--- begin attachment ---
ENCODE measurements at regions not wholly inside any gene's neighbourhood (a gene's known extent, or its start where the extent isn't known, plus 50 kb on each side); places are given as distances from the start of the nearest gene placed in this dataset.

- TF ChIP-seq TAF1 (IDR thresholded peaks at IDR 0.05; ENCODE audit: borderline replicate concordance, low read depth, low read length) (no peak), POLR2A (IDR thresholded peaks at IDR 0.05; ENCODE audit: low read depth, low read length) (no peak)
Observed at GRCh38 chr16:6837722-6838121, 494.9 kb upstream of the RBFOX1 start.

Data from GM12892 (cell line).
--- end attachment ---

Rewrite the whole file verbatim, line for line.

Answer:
ENCODE measurements at regions not wholly inside any gene's neighbourhood (a gene's known extent, or its start where the extent isn't known, plus 50 kb on each side); places are given as distances from the start of the nearest gene placed in this dataset.

- TF ChIP-seq TAF1 (IDR thresholded peaks at IDR 0.05; ENCODE audit: borderline replicate concordance, low read depth, low read length) (no peak), POLR2A (IDR thresholded peaks at IDR 0.05; ENCODE audit: low read depth, low read length) (no peak)
Observed at GRCh38 chr16:6837722-6838121, 494.9 kb upstream of the RBFOX1 start.

Data from GM12892 (cell line).